The school kids learned that you can renovate a garden by pulling the weeds and covering them with cardboard and mulch (that’s a lesson for you adults, too.) They also learned that you can recycle and reuse things like stones and lumber to create beautiful spaces. I’m proud to say that wood from the WCPT Ultimate Backyard Makeover is well on its way to becoming benches for the garden, mainly thanks to the hard work of Ron Cowgill from Mighty House, who tore down the deck in the Bolingbrook backyard and made sure it got delivered to Chicago’s south side.

I’m honored to have O’Keeffe Elementary School science teacher Emily Kenny and neighborhood resident Thresa Conley on the show this morning, along with MELA Executive Director Carol Becker. In fact, here’s part of the confirmation letter I received from Emily:

We appreciate the vision that you have for starting an organization like MELA. MELA brought hope to the South Shore community.  No matter how ugly things get with all of the street violence. Every now and then, the beauty of man kind rears its maginificent head, and people, like the MELA family, appear to perform small miracles that impact individuals and communities.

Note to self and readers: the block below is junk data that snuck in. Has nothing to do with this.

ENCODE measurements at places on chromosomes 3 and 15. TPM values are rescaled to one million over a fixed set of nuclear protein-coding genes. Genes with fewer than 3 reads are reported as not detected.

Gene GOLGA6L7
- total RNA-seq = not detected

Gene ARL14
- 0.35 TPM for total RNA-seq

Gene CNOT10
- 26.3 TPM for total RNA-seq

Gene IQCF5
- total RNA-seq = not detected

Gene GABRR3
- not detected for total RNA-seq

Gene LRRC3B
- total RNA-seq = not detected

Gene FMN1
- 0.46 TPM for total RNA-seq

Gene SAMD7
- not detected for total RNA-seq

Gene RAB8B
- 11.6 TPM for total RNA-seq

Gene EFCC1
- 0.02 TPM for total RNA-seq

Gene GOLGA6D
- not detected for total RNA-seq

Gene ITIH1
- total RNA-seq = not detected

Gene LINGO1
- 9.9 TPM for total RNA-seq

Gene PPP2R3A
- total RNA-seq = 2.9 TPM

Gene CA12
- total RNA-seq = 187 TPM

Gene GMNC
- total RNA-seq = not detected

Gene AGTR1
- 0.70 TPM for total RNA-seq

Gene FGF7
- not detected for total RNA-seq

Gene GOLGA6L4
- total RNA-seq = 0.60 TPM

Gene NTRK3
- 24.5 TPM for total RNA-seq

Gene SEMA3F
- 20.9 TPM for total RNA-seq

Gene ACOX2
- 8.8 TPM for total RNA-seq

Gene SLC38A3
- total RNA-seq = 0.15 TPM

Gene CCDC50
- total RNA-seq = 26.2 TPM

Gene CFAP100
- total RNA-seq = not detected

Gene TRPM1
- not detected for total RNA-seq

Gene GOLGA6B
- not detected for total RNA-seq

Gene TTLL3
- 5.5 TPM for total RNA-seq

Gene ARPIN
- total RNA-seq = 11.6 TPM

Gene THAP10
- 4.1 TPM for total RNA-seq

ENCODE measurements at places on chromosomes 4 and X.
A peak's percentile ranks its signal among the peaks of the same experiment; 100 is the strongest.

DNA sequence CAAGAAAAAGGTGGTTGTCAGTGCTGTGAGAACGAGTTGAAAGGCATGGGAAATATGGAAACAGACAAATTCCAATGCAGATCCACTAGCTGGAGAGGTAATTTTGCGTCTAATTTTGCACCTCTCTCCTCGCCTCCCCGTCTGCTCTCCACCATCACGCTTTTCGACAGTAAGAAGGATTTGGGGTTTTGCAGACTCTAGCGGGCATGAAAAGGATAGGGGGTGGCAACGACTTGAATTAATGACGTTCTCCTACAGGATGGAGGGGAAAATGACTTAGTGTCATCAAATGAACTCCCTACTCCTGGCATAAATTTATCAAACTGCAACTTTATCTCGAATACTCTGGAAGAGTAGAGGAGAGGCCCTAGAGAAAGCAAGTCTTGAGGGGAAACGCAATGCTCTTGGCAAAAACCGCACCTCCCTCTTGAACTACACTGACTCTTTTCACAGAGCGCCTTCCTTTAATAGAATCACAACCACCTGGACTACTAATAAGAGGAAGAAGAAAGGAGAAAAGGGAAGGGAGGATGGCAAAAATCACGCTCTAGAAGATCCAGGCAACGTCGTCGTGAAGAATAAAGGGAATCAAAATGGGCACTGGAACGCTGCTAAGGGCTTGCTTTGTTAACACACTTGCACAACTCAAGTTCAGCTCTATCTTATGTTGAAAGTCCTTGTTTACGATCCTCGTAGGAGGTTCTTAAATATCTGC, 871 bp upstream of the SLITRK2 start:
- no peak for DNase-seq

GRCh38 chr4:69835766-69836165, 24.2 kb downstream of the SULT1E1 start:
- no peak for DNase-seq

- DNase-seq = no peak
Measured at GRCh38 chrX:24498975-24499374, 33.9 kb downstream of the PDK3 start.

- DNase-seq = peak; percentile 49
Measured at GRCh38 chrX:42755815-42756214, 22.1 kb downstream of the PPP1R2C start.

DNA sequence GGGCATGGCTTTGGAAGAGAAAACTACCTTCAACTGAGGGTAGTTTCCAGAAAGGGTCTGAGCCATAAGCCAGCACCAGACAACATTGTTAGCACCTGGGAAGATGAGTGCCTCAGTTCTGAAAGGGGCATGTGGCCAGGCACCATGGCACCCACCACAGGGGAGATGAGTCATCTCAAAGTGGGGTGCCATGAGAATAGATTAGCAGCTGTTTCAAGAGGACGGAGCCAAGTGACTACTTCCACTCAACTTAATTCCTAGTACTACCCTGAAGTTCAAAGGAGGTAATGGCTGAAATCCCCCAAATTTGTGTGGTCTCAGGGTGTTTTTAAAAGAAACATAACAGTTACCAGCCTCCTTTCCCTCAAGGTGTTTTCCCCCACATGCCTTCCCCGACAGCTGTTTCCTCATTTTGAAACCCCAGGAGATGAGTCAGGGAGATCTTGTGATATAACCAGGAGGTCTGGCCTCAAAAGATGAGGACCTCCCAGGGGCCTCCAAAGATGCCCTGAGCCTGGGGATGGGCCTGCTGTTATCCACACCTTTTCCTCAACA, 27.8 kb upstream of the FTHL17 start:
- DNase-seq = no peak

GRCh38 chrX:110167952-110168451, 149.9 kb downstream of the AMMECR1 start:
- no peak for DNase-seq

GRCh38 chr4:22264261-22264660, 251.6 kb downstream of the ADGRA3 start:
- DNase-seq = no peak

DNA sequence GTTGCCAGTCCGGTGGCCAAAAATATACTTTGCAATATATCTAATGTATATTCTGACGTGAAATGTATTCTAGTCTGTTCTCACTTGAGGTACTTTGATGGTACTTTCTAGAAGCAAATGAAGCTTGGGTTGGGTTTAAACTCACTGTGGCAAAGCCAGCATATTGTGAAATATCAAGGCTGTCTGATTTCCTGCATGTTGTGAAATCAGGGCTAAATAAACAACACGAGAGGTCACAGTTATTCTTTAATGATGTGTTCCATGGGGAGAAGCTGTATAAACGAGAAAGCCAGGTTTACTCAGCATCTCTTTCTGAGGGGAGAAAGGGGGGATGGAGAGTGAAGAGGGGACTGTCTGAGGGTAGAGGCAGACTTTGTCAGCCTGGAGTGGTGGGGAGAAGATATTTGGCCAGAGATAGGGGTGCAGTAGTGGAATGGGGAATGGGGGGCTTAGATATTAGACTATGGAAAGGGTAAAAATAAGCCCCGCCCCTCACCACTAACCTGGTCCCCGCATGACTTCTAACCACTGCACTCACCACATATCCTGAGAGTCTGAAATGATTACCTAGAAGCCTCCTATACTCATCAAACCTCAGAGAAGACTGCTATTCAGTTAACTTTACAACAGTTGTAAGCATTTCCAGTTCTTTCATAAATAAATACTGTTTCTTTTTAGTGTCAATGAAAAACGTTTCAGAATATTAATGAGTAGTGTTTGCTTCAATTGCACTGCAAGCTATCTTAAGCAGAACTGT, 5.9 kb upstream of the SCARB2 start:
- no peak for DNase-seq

Whoa. I think I need a tissue. And while I’m sniffling, if you’re in need of a landscaper who is as likely to care about our environment as their bottom line, you should go to MELA’s Community page and see if there’s somebody near you.

Now is THE time to see Lurie Garden in Millennium Park.

Well, pretty much any time of the year is the right time to visit this magificent jewel on Chicago’s downtown lakefront. But the reason I’m talking about the Lurie Garden today is to introduce Jennifer Davit, its new chief horticulturist. Of course, she’s been on the job since since March 15, but she hasn’t been on my show since then, and that makes all the difference.

Davit comes to Chicago by way of the Fairchild Tropical Botanical Garden in Miami, Florida. But this is really a trip home for Davit, who grew up in the Chicago area. She has more than 12 years of horticulture experience in private and public gardens, though it’s hard to imagine a more challenging–or rewarding–job than tending this four-season masterpiece. Jennifer Davit is in studio to tell us what to look for in the fall Lurie Garden. Whatever it is, I can guarantee it’s spectacular.